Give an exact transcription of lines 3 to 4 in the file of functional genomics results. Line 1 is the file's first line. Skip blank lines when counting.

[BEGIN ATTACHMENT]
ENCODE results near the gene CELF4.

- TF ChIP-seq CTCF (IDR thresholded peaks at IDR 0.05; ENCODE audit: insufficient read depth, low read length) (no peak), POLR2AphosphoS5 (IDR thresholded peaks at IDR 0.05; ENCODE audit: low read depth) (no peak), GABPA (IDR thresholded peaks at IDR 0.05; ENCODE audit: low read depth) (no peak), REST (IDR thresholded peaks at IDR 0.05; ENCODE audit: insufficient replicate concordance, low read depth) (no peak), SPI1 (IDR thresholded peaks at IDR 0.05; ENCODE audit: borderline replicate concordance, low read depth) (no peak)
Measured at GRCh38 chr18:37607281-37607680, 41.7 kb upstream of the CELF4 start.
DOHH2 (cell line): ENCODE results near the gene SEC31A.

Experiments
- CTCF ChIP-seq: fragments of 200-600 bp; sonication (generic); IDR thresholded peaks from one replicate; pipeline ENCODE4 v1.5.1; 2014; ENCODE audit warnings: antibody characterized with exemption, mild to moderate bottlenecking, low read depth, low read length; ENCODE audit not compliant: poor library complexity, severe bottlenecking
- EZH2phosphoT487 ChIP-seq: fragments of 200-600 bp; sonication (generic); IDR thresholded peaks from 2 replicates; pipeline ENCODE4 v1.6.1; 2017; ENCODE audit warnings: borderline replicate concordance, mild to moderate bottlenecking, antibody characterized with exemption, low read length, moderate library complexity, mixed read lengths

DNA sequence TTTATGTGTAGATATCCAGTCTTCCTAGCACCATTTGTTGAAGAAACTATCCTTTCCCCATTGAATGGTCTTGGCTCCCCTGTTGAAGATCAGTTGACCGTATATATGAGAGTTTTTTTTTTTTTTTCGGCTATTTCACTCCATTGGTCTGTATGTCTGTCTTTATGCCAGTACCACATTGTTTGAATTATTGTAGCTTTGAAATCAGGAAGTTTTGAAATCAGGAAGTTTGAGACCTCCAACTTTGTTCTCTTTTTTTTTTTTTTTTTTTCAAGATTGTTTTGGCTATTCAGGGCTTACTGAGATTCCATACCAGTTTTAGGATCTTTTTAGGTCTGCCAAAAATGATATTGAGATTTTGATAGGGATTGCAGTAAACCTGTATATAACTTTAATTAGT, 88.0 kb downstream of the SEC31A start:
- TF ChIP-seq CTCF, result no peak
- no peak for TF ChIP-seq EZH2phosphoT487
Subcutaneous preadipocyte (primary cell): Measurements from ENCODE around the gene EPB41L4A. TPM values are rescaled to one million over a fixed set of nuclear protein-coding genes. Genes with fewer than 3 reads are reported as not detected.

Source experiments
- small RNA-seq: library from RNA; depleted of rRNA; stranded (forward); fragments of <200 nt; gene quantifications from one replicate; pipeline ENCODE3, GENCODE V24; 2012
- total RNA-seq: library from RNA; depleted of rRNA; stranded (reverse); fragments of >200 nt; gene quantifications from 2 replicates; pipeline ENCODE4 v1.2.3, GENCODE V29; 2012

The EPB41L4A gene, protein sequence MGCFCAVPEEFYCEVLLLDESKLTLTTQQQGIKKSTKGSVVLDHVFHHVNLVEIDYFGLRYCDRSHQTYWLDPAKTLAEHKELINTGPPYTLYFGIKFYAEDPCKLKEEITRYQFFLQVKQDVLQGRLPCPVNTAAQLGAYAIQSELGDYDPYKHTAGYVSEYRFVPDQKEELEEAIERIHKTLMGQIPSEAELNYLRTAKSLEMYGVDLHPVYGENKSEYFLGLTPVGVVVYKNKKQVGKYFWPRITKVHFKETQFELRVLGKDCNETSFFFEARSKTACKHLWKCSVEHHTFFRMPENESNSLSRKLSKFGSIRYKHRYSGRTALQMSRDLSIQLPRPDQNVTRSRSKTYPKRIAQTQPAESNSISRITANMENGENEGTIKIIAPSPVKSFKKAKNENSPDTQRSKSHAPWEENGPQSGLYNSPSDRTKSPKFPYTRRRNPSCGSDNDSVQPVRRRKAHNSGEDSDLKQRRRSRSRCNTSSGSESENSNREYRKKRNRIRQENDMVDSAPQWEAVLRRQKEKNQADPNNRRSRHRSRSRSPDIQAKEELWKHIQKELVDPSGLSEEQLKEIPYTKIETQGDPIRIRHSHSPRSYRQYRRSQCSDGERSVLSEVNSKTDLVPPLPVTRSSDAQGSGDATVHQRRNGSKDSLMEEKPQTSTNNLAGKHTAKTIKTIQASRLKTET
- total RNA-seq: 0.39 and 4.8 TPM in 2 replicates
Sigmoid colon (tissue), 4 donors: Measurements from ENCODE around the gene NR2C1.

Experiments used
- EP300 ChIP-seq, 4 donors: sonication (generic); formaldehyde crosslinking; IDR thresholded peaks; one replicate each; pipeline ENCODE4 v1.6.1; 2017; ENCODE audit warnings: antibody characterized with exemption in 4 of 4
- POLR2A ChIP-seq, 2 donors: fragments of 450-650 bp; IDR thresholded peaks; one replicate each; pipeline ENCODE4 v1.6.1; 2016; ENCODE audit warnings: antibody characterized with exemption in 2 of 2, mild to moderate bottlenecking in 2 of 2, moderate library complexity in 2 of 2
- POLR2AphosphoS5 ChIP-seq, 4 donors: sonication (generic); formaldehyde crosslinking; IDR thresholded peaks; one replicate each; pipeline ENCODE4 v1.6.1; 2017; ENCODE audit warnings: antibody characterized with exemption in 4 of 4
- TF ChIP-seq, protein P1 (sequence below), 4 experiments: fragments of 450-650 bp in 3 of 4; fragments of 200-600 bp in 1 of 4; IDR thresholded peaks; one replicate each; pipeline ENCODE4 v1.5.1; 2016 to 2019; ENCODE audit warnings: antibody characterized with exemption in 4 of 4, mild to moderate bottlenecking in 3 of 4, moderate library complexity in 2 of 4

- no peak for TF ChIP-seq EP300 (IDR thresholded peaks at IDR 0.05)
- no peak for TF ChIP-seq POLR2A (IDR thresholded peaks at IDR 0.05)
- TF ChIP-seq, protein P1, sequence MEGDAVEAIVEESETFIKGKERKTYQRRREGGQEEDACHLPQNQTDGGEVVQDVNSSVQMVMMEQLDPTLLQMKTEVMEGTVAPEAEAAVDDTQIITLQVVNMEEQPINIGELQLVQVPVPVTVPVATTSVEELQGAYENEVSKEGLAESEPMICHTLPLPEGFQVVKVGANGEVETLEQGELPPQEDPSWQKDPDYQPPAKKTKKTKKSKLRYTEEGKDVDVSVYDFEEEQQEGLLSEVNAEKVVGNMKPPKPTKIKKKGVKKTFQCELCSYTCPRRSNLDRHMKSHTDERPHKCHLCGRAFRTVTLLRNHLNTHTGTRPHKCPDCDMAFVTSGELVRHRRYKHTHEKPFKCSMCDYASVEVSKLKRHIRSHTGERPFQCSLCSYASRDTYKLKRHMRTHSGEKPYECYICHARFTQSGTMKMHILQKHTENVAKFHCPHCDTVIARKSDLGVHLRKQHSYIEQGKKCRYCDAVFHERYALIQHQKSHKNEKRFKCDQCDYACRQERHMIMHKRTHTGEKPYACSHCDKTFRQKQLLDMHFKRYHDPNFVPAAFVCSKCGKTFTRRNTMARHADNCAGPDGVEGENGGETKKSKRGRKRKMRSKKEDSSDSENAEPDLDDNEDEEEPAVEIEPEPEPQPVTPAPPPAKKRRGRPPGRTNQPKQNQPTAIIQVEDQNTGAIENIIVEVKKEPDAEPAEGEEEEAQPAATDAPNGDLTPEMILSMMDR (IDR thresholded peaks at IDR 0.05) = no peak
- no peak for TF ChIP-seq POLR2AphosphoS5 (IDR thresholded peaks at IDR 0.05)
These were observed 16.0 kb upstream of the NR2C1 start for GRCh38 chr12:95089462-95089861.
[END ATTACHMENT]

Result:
Measured at GRCh38 chr18:37607281-37607680, 41.7 kb upstream of the CELF4 start.
DOHH2 (cell line): ENCODE results near the gene SEC31A.